Loading ...
Sorry, an error occurred while loading the content.

Israel Razes Nazareth Mosque Foundation

Expand Messages
  • ummyakoub
    http://news.bbc.co.uk/1/hi/world/middle_east/3035240.stm An Israeli demolition squad has smashed the foundations of a mosque being built near the Basilica of
    Message 1 of 1 , Jul 5, 2003

      An Israeli demolition squad has smashed the foundations of a mosque
      being built near the Basilica of the Annunciation in Nazareth - the
      largest Christian church in the Middle East.
      An Israeli court ordered the demolition of the Shihab al-Din mosque -
      which did not have a building permit - in March.

      Israeli security forces moved in with bulldozers at the site around
      dawn while most of the city's Muslims were sleeping.

      Protestors headed to the site and several were arrested, and a number
      scuffled with the police, the BBC's James Reynolds says.

      Thorny issue

      The mosque has been a source of contention for years between Muslim
      and Christian leaders and Israeli authorities.

      Christian leaders said building a mosque so close to the basilica
      would be disrespectful.

      Muslims cherish the site because a Muslim religious leader is buried

      Pope John Paul II threatened to cancel a visit in 2000 over the
      issue, and US President George W Bush raised the subject with Israeli
      Prime Minister Ariel Sharon during a meeting the following year.

      About 40% of the Arab Israeli city of Nazareth is Christian, the rest
      of the population is Muslim.

      But the Christian population has been shrinking, and is now estimated
      to be less than 4% of the population of Israel and the Palestinian-
      controlled areas.

      Gov't razes foundations of unauthorized Nazareth mosque

      By Uri Ash and Haaretz Service

      1 July 2003


      In an operation that began in the pre-dawn hours Tuesday in the
      northern town of Nazareth, the Interior Ministry sent large
      bulldozers to demolish the foundations of the unauthorized Shehab
      a-Din mosque, which Muslems sought to erect next to the town's
      Church of the Annunciation.

      Although protest at the site was minor, angry Muslim leaders
      condemned the move, tying it to reports that Israel was quietlly
      allowing Jews to enter the Temple Mount after a long suspension of
      such visits.

      MK Abdelmalik Dahamshe of the United Arab List accused the

      Bush administration and the Sharon government of having banded
      together for a "war on Islam."

      "The new crusade of the Bush-Sharon axis of evil in the world is
      against Islam. It's no wonder that on same day, they demolish the
      foundations of the mosque in Nazereth, and announce visits on the
      Noble Sanctuary (the Temple Mount).

      Some 500 police and were deployed in and around the city, where the
      effort to build the mosque has prompted friction between Israeli
      Arab Christians and Muslems since late 1997, when a group of Muslims
      put up a tent at the site and declared it a mosque.

      The demolition, expected to be completed by the end of the day,
      follows a court order at the conclusion of a protracted legal
      battle. Immediately after the demolition work has ended, the Housing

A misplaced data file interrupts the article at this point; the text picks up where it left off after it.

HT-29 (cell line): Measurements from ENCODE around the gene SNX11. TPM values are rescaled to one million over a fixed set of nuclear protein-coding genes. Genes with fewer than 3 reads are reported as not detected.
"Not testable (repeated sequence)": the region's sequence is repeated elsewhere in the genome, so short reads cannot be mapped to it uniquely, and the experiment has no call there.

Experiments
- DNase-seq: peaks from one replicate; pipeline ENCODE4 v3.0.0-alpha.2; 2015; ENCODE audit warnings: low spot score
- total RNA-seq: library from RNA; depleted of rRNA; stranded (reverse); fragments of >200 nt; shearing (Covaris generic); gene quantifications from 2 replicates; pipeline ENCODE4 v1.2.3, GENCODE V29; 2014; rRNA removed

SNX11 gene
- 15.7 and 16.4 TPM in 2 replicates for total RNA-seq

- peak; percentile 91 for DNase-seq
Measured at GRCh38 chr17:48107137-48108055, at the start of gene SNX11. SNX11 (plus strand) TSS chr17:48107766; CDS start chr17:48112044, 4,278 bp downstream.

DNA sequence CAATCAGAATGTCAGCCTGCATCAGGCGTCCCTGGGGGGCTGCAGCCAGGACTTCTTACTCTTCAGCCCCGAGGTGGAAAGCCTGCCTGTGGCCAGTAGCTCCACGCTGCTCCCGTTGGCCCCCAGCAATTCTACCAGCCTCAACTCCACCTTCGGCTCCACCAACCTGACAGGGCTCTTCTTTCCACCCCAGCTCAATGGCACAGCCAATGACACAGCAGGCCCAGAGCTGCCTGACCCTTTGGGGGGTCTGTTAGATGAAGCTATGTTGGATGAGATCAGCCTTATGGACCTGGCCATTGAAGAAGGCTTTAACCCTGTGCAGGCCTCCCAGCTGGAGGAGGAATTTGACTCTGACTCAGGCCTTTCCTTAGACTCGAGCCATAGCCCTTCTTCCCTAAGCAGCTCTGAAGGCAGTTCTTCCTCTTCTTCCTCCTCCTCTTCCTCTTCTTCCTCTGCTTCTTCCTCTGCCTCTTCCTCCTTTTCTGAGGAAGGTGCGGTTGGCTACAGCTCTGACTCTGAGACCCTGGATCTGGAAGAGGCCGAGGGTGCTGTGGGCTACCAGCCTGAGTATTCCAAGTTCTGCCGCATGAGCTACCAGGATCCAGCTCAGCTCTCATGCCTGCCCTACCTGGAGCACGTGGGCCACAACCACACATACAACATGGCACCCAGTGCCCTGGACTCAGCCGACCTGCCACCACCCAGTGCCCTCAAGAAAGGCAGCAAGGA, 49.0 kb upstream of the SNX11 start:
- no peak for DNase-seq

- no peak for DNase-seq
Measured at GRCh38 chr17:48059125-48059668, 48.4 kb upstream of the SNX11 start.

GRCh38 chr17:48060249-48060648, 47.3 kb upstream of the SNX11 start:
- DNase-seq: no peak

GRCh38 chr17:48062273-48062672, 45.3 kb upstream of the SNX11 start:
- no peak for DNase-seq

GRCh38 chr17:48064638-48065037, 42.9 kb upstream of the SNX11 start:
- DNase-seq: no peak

Ministry plans to begin building a large central municipal square at
      the site.

      A number of demonstrators were arrested or detained near the
      foundations Tuesday, including the city's deputy mayor, Salman Abu
      Ahmed, arrested for blocking a road near the site. On the whole,
      however, protests were much milder than security forces had feared.

      The large church is a focus of Christian pilgrimage from abroad.
      Israel granted the national Islamic Trust (Waqf) permission in 1999
      to build a mosque somje 500 meters from the church. The site houses
      the tomb of Shehab e-Din, nephew of the Muslim leader Saladin who
      ousted the Crusaders from the Holy Land eight centuries ago.

      Christian tradition holds that the basilica marks the site where the
      angel Gabriel told the Virgin Mary she would bear the son of God.

      The prospect of a mosque rising near the basilica alarmed the
      minority Christian population of Nazareth, disturbing a delicate
      religious balance in Israel's leading Arab city, where riots between
      the two communities erupted in April 1999.

      The Vatican and U.S. churches voiced concern, leading to an Israeli
      ministerial review of the project and a cabinet decision in March
      2002 to end construction of the mosque on grounds the Waqf failed to
      obtain proper building permits. The decision has since been upheld
      by Israeli courts.

      Earlier this month, the Nazareth District Court rejected an appeal
      by the Religious Trust and ordered that the demolition go ahead.

      "The demolition is simply a provocation, aimed at riding roughshod
      over the Muslim population of Nazareth," Abu Ahmed said before his

      "I call on everyone to gather here and and make decisions. It is a
      disgrace for the government of Israel to destroy a mosque that lacks
      authorization, at the same time that hundreds, even thousands of
      houses standing in and around the city lack permits."



      To subscribe to this group, send an email to:


      Yahoo ads are not under WVNS control.
    Your message has been successfully submitted and would be delivered to recipients shortly.